Women is Cured of HIV Using Umbilical Cord Blood

It’s been reported that a woman has been cured of HIV. She is only the third person ever to be fully cured of the virus, and the first woman.

According to The New York Times, the woman was cured after receiving “a new transplant method involving umbilical cord blood.” She received the treatment to help with the cancer she was battling, but the blood came from a donor “with the mutation that blocks H.I.V.’s entry into cells”. As these transplanted cells multiplied and replaced her others over time, it ended up curing her of the virus.

The way she was cured is also important, as the previous patients cured of HIV did so through stem cells. As NBC News reports, the previous patients were treated using a stem cell transplant, which runs the risk of causing graft vs. host disease, which can be extremely painful, cause infections, and even be fatal. The umbilical cord blood doesn’t seem to have the extreme effects on the body that stem cell transplants do.

It’s also a massive improvement because, when dealing with stem cells, apparently race matters. According to the NYT article, “Cord blood is more widely available than the adult stem cells typically used in bone marrow transplants and does not need to be matched as closely to the recipient. Most donors in registries are of Caucasian origin” and “The woman, who also had leukemia, received cord blood to treat her cancer. It came from a partially matched donor, instead of the typical practice of finding a bone marrow donor of similar race and ethnicity to the patient’s.”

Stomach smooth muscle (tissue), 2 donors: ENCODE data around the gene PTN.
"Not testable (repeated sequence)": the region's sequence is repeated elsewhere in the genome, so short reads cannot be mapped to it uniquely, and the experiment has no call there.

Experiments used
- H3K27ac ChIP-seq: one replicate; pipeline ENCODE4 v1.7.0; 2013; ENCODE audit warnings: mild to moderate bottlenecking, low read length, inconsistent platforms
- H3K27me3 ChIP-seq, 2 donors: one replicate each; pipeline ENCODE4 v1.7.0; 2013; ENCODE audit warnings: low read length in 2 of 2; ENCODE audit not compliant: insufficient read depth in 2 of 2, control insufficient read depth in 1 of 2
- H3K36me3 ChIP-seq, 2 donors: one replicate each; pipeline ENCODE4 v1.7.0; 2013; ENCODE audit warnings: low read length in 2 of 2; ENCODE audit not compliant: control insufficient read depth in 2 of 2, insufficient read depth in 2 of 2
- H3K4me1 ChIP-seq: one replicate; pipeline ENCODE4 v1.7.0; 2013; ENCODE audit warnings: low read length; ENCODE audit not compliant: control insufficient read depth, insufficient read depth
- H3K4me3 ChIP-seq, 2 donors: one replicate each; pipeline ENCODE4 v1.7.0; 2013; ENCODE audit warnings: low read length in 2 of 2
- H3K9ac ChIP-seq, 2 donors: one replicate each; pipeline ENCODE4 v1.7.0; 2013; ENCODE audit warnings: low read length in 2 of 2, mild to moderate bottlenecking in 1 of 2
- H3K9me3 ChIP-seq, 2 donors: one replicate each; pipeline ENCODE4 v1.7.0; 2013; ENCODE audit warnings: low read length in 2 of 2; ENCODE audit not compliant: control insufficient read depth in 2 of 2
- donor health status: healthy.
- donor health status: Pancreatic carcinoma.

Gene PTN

This signals that the use of stem cells requires a very close genetic match, and someone to have the same race and ethnicity. Whereas the cord blood treatment doesn’t seem to need such an exact match, which opens up treatment options for people of all sexes, races, and ethnicities, which could lead to tons of improvements in the field of HIV research.

The patient has been off HIV medication for 14 months and is still testing negative for the virus, giving doctors and researchers hope that this could be the future of HIV treatment.

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